We group similar objects into categories, based on similarities in their form or in their function.  For example, we group Shih Tzus and Irish Wolfhounds into the same 'dog' category.  This allows us to transfer knowledge gained about one member of a category to other members - once we learn Shih Tzus bark, we know Irish Wolfhounds are also likely to bark (although probably not as much).  This ability to generalize knowledge is extremely powerful as it allows us to behave appropriately in new situations.  For example, when we meet a new type of dog, we can expect it will bark.

Our research aims to understand how the brain learns and uses categories.  This will form the foundation for developing smarter artificial intelligence agents that are able to generalize their knowledge to novel situations.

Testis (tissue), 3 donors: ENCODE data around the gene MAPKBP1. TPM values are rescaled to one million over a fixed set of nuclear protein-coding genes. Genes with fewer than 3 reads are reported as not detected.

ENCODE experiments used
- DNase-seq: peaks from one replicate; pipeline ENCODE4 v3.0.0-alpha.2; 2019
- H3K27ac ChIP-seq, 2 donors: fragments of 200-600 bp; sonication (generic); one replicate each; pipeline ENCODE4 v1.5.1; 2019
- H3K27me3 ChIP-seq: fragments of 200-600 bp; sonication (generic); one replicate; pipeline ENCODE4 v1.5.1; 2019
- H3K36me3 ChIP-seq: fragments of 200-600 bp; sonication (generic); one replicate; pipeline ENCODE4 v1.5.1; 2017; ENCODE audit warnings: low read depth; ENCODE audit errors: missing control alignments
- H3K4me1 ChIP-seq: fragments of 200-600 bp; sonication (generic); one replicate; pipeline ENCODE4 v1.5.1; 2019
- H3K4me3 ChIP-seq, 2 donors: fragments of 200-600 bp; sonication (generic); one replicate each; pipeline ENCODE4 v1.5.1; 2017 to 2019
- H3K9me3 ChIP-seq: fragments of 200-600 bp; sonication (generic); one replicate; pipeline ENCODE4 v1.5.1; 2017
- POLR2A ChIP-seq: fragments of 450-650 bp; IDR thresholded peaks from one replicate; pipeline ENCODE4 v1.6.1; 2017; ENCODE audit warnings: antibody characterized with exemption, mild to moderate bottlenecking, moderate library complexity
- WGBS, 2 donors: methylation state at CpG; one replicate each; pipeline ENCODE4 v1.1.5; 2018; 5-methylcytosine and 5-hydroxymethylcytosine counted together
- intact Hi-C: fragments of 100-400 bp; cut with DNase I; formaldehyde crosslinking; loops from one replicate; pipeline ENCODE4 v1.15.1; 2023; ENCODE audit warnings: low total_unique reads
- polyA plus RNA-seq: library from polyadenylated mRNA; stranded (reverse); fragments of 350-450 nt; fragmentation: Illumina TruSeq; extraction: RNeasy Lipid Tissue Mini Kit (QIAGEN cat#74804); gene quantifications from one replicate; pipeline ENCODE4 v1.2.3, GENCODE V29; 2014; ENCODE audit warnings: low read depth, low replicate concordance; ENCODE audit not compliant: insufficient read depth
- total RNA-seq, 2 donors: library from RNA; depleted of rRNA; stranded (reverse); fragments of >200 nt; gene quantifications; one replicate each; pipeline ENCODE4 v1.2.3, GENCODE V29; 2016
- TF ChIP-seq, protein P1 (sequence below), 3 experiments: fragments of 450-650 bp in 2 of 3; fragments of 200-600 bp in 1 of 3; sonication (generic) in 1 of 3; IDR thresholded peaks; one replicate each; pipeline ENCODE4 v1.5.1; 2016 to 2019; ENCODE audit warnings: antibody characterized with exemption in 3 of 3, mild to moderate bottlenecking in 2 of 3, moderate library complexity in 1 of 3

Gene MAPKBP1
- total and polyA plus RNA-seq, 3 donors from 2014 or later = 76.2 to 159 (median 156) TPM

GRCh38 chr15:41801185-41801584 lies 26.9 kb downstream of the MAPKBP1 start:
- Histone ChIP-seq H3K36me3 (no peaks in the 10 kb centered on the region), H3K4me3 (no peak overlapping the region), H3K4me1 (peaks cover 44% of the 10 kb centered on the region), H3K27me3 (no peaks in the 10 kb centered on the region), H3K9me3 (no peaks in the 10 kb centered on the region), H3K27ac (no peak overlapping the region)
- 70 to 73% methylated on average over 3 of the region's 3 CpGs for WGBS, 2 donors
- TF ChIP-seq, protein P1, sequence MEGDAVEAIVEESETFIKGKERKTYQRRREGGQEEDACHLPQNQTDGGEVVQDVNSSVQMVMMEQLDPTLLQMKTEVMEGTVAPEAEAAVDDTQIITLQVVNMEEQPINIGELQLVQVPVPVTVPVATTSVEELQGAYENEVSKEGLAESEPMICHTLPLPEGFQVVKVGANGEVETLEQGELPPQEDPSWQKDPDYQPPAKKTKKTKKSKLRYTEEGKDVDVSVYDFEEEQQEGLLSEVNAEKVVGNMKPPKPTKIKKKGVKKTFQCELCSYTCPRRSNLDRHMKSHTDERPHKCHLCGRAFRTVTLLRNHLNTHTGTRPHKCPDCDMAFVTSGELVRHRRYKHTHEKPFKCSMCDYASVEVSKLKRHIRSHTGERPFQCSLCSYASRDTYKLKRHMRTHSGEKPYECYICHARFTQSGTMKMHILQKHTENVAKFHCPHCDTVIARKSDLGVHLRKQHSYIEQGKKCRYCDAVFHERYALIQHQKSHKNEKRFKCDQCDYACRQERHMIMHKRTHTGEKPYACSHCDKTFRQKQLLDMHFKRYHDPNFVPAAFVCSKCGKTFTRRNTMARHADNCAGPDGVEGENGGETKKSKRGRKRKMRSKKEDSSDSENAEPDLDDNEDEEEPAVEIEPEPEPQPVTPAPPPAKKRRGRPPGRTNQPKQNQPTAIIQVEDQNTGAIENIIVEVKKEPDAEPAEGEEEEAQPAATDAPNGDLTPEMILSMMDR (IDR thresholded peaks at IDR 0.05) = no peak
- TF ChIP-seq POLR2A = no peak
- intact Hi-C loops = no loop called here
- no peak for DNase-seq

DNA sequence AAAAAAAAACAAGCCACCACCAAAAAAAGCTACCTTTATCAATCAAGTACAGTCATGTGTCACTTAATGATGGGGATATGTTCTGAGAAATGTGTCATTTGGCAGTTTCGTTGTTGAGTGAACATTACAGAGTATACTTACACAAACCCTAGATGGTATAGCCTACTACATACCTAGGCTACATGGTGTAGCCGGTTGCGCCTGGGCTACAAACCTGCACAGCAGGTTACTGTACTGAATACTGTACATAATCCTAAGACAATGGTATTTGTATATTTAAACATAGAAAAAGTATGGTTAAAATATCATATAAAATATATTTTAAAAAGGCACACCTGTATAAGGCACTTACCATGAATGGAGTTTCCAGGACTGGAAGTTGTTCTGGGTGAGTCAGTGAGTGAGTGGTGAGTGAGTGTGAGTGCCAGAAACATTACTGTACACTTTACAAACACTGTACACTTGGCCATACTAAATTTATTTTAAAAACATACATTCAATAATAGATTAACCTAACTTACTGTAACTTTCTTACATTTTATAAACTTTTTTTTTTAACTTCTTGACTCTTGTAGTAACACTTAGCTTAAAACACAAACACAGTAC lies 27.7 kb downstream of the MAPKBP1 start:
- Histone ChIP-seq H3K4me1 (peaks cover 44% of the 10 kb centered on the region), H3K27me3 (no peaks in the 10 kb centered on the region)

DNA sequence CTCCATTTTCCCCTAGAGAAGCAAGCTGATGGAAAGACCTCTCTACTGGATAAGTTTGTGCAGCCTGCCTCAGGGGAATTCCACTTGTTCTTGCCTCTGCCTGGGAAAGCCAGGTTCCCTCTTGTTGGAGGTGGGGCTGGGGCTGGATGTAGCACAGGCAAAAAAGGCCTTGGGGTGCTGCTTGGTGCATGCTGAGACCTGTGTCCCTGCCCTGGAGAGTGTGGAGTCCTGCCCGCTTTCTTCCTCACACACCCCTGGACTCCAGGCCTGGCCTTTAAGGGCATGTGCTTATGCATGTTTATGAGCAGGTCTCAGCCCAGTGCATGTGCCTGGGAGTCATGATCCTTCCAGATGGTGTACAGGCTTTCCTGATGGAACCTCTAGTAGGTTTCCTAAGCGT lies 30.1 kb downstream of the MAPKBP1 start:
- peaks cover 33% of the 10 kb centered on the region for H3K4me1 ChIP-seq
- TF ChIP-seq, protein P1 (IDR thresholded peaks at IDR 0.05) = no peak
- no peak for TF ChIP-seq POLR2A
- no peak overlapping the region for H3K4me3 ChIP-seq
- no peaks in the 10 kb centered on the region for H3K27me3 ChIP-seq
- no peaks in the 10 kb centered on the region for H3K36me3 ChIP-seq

Related Publications

PFC Neurons Reflect Categorical Decisions about Ambiguous Stimuli

Roy JE, Buschman TJ, and Miller EK

Journal of Cognitive Neuroscience, 2014. 26(6): 1283-91.

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Comparison of primate prefrontal and premotor cortex neuronal activity during visual categorization

Cromer JA, Roy JE, Buschman TJ and Miller EK

Journal of Cognitive Neuroscience, 2011; 23 (11): 3355-3365.

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